Insights Blog

Key Takeaways from the 2020 Women on Boards Global Conversations

“We are pleased, but not satisfied.”

On November 12, 2020 Women on Boards held their annual Global Conversation on Board Diversity, an event followed by 30 regional conversations. Speakers provided insight into the importance of diversity in the boardroom, as well as the vast potential for boardrooms across the globe to become more diverse. The organization also announced its new focus for corporate governance: 50/50 Women on Boards, with the goal that women gain 50% of all board seats in the US. Some key takeaways from the conversation included the value of data in promoting diversity and the role that diversity plays in including shareholders in decision-making.

Starting Point: What gets measured is what gets done

Despite the progress that has been made towards board diversity, corporate boards in the United States remain largely homogeneous. Women make up half the population, yet only make up a quarter of U.S. directorships. Meanwhile, Black and African American directors only comprise 4.1% of Russell 3000 board seats in the U.S., 72% of Fortune 1000 companies have no Asian directors, and Hispanic and Latino directors only make up 2.28% of S&P 1500 board seats. Metrics like these are important because they illuminate some of the areas in which board representation most needs to change in order to reflect the diversity of professional talent in the U.S.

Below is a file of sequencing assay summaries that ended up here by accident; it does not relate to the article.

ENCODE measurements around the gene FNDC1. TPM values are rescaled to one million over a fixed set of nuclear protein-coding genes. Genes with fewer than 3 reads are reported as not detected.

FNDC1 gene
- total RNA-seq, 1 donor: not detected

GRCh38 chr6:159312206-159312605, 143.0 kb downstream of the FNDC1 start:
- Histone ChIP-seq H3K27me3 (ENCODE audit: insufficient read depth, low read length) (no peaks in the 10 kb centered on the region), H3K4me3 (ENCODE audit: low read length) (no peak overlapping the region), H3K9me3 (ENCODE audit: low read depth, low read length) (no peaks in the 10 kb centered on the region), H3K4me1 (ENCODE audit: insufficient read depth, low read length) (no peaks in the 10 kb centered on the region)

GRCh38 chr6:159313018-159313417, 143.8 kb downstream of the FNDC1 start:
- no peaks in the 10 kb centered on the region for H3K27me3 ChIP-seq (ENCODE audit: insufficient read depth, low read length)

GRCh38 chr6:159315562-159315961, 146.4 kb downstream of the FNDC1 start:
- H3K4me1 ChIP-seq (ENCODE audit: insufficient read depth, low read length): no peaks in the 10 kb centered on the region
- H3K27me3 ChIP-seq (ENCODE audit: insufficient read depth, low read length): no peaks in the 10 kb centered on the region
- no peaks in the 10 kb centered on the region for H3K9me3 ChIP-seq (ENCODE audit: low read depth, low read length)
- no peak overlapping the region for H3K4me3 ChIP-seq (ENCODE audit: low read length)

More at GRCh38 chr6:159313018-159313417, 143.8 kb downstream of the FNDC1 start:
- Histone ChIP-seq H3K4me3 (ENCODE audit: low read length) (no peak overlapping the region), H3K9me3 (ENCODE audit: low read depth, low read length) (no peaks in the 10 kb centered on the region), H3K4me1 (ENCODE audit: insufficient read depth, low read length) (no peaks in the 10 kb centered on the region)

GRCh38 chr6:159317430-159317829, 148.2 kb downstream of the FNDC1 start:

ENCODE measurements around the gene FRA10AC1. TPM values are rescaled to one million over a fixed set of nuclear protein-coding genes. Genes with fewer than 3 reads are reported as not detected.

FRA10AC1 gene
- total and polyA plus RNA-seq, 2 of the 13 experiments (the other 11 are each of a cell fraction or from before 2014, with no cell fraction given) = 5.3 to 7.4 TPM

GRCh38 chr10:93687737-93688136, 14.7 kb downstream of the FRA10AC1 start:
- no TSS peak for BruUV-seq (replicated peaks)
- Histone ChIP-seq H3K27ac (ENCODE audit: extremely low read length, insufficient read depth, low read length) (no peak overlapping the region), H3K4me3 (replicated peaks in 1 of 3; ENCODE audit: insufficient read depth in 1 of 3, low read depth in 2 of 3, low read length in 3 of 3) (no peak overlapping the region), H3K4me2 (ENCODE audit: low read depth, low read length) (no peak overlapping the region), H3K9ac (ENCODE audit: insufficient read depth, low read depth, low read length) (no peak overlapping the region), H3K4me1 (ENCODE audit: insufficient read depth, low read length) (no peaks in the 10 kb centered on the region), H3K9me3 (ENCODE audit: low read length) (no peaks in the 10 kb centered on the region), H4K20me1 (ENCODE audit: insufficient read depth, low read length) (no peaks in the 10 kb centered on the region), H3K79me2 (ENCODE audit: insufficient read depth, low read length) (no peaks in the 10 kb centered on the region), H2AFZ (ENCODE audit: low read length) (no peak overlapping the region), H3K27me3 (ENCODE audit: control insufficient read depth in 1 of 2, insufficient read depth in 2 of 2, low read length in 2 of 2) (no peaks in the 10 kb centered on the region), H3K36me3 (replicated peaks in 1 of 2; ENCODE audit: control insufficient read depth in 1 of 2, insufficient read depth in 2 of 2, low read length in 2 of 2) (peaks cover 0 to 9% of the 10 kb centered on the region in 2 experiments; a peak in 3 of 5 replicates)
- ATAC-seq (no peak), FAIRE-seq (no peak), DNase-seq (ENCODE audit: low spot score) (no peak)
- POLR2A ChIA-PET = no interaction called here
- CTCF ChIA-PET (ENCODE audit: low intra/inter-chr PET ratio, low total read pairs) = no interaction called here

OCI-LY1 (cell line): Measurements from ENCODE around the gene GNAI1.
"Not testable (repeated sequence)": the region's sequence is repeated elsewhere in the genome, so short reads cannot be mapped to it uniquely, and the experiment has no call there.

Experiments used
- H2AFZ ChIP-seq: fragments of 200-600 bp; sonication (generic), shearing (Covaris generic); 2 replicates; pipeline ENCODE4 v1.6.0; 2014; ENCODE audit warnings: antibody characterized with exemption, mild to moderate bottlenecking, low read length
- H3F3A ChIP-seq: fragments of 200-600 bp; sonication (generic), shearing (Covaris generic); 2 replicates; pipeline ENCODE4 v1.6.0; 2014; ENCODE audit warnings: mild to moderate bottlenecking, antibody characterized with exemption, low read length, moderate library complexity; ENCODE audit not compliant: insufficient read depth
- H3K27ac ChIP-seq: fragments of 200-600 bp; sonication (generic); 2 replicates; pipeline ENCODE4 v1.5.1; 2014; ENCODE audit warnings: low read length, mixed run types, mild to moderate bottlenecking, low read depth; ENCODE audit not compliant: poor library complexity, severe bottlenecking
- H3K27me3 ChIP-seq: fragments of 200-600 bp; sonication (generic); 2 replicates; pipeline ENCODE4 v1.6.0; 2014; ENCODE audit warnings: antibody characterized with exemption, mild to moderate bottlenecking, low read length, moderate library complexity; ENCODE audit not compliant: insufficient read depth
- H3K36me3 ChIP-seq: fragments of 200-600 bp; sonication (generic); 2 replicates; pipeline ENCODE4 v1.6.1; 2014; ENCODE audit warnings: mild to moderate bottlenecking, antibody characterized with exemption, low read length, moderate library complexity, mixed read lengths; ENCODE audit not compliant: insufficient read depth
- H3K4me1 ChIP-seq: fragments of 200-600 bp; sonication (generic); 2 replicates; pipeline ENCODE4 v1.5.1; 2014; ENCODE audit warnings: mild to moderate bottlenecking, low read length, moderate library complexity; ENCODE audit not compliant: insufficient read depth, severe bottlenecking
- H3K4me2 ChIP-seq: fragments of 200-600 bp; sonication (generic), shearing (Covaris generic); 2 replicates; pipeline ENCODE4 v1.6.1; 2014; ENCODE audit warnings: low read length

Why diversity matters: Two empty chairs

Co-CEO of Ariel Investments, Mellody Hobson,  described the importance of considering shareholders in decisions. In her boardroom, she leaves two empty chairs at the table—one for shareholders and one for partners—and conducts discussions and decision-making as if they are there, because these are the groups for whom boards should be making a difference.  

In the same vein, Jessie Woolley-Wilson addressed the responsibilities of board directors at the WOB Seattle Conference, saying that a director should think about what they can do for the organizations they are a part of, rather than the other way around. That responsibility is one of the reasons that diversity in the boardroom is so crucial.  Diverse board members widen the pool of experiences and perspectives, enabling the board to better relate to its shareholders. Him For Her founder Jocelyn Mangan put it well at the WOB Seattle Conference  when she said “Operating a board without diversity is like wearing blinders.”  

Advice to boards seeking to diversify: Focus on talent rather than title

Bank of America CEO Brian Moynihan stressed the importance of looking beyond titles when it comes to diversifying the board. Melinda Gates also highlighted the importance of changing the traditional pipeline and looking beyond the CEO. Appointing chief executives is popular, but it greatly restricts the pool of candidates, and companies often find that board directors from other roles bring invaluable knowledge and experience to their boards.  

The conversation around board diversity is ongoing. This year’s 2020 Women on Boards event highlighted all of the progress that has been made, while also underscoring all of the work that remains to be done.  

2020 WOB 2020 Report: